Susan Andreatta


Dr. Susan Andreatta is an applied sociocultural anthropologist who works in environmental and medical anthropology with a theoretical orientation founded on political ecology and economy. She is an associate professor at the University of North Carolina Greensboro’s Department of Anthropology. Dr. Andreatta’s work centers on human and political ecology as they relate to small-scale agricultural producers[1] . She is also the founder of Project Green Leaf, an organization connecting farmers with their local communities and involving university faculty, staff, and students in the process. She works alongside farmers in resource management, marketing and environmental change. She has worked in areas of the world such as Antigua, St. Vincent. Barbados, Jamaica, Guyana, Trinidad and Tobago, Mexico, Costa Rica, Uganda, China, and the Southeastern region of the United States[2].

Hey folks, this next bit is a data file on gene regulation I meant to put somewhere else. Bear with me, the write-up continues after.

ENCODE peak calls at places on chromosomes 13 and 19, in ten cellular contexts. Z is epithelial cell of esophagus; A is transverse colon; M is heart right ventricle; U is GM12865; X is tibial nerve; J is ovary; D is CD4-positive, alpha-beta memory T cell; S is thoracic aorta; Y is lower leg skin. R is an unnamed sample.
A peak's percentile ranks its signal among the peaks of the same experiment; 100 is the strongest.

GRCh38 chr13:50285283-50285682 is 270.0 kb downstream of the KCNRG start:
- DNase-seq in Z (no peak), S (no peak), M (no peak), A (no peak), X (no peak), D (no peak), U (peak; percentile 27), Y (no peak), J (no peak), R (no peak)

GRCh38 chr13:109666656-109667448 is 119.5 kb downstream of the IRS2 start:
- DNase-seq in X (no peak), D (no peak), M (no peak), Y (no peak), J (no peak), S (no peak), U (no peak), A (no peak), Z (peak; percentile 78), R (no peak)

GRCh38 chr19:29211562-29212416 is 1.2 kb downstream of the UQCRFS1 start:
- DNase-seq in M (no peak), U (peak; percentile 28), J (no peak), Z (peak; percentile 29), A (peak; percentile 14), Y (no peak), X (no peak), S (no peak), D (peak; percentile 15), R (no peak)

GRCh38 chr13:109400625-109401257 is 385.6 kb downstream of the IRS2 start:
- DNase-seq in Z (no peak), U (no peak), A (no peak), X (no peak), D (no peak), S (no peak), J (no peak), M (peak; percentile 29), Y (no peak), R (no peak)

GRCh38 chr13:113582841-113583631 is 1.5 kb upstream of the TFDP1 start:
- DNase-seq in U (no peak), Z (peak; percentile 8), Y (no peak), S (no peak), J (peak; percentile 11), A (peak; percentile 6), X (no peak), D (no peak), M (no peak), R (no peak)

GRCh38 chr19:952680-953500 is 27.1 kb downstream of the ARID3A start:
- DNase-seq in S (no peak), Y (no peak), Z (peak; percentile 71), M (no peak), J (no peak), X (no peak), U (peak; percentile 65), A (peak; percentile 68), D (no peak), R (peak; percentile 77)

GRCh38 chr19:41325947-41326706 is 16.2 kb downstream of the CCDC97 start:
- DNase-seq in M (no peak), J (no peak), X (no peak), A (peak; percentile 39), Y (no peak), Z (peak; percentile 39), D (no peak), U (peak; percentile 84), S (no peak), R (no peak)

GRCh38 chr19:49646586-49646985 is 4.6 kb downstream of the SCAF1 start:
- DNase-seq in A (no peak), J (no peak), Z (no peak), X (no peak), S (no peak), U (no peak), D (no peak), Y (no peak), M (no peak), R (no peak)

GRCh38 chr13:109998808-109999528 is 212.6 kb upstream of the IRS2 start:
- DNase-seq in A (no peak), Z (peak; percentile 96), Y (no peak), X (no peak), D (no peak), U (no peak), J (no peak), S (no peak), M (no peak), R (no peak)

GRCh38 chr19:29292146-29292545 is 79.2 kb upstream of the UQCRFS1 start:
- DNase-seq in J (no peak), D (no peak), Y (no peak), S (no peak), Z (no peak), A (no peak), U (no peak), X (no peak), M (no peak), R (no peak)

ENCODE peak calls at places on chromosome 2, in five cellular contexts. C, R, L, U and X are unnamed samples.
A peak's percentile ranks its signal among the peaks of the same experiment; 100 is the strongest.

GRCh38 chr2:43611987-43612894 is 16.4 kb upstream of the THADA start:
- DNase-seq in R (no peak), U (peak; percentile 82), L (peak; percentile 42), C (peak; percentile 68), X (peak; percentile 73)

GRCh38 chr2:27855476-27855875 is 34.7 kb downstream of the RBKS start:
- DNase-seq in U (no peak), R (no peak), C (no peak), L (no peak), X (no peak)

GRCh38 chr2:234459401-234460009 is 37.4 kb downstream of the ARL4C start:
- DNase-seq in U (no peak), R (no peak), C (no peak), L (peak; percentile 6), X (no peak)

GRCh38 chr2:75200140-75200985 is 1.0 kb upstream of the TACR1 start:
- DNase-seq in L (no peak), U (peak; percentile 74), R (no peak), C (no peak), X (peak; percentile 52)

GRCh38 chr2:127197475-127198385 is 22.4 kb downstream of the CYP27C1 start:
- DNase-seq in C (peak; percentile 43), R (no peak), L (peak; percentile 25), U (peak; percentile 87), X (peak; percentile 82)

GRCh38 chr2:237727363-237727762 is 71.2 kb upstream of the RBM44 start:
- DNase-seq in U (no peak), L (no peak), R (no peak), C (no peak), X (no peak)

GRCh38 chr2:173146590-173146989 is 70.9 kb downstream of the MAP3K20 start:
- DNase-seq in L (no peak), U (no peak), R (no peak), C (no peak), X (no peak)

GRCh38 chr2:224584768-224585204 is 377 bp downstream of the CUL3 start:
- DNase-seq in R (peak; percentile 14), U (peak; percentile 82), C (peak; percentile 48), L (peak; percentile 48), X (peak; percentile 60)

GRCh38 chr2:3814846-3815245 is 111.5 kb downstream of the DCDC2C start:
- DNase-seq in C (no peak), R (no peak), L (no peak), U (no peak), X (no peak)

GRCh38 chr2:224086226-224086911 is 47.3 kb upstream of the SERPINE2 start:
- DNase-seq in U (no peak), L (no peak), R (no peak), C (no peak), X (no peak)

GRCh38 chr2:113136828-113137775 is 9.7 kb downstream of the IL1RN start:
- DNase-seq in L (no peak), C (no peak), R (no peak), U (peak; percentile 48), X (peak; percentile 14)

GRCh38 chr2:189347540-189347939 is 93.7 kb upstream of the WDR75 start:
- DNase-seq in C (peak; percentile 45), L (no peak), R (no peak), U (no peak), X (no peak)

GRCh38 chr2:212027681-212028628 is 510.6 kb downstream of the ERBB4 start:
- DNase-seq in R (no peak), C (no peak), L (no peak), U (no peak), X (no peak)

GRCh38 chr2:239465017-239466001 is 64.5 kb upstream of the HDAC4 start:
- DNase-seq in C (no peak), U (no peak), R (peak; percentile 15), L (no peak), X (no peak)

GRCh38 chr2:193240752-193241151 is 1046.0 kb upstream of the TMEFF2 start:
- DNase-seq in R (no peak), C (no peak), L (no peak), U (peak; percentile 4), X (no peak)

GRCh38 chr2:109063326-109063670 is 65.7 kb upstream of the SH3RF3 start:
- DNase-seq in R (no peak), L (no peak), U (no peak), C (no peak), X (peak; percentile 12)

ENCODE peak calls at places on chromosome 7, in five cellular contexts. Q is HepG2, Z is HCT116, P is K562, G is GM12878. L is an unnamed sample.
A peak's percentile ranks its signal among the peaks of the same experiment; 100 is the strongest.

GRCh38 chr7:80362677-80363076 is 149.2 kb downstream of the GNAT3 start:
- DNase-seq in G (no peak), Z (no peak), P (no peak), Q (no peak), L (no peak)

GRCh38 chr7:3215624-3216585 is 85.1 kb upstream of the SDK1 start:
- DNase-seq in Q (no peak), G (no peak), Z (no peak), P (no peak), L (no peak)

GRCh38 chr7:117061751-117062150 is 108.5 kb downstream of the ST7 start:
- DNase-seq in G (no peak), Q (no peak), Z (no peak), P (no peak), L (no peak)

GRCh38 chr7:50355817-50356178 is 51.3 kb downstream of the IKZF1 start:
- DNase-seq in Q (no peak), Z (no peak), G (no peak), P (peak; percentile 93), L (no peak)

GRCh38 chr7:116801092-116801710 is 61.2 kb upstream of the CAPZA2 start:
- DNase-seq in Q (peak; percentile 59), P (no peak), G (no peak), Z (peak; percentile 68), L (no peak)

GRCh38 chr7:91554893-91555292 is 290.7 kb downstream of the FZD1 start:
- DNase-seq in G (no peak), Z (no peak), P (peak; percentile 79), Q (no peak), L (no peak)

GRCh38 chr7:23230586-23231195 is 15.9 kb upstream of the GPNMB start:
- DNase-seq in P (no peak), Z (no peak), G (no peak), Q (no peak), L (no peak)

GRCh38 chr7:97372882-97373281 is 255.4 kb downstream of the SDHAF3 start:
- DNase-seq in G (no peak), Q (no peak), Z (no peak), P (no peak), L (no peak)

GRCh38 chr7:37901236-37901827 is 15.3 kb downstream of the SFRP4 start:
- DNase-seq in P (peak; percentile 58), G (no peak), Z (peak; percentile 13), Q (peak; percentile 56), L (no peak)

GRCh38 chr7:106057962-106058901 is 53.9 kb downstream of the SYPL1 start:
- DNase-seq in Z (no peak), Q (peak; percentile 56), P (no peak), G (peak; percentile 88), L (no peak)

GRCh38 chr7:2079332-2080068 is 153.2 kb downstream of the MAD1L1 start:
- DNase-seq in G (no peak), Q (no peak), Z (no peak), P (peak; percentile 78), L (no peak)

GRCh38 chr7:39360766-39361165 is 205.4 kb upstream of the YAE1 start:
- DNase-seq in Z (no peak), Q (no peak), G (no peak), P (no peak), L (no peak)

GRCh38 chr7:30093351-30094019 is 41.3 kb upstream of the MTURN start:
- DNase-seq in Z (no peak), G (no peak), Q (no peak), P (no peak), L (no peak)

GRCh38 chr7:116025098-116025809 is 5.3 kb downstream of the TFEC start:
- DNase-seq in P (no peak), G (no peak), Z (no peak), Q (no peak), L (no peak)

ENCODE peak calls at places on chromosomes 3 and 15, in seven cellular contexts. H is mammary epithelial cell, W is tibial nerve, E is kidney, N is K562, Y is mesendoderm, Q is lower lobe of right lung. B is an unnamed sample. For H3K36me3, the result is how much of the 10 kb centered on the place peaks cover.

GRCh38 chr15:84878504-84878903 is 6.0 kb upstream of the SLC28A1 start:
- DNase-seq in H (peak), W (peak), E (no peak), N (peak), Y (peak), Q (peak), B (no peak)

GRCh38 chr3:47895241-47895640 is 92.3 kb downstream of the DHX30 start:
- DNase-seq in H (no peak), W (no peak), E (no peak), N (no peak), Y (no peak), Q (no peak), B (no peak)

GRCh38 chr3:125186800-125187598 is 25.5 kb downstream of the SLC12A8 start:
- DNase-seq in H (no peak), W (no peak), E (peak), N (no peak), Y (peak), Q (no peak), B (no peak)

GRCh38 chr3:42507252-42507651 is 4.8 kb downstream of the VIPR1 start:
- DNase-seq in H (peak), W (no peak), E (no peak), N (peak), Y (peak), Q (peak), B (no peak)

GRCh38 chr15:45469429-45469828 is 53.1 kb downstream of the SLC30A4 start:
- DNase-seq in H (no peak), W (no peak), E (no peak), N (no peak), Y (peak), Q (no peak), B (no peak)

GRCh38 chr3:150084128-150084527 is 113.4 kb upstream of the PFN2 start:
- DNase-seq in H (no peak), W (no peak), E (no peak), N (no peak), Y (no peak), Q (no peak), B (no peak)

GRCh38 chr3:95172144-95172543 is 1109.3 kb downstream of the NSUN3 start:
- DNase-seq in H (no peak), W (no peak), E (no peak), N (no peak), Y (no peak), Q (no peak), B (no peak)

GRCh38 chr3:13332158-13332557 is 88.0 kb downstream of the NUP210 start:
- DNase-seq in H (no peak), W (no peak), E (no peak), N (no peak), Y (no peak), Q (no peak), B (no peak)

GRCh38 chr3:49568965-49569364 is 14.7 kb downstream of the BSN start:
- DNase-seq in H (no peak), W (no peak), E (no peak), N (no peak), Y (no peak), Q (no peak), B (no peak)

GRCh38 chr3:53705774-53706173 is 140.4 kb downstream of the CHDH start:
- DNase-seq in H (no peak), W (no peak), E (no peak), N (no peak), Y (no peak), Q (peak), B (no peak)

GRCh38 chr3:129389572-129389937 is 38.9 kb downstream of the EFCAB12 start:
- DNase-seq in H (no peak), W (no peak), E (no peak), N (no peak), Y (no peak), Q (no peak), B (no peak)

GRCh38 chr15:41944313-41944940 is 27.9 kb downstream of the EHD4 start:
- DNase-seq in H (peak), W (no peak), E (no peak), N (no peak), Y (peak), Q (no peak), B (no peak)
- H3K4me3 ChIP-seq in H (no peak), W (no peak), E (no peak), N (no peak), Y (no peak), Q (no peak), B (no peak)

Research and Work

Dr. Susan Andreatta
Dr. Andreatta brings an anthropological perspective of political ecology and economy to the food system, and promotes nutrition, health, and food justice. She has contributed to medical anthropology by establishing and advocating for the production and vending of local, nutritious, healthful, organic foods. She has also worked with community health workers and raised awareness on how industrialization is affecting the health and prosperity of rural families. She is an expert at connecting farmers with local communities and applies anthropology and cultural knowledge to promote the exchange of healthful foods and to foster local environmental and economic conditions. Through farmers’ market promotion and food justice advocacy, Dr. Andreatta also helps preserve communities’ cultural heritage by helping farmers sustain their markets to support their historical ways of life as they compete in the global agri- enterprise[3].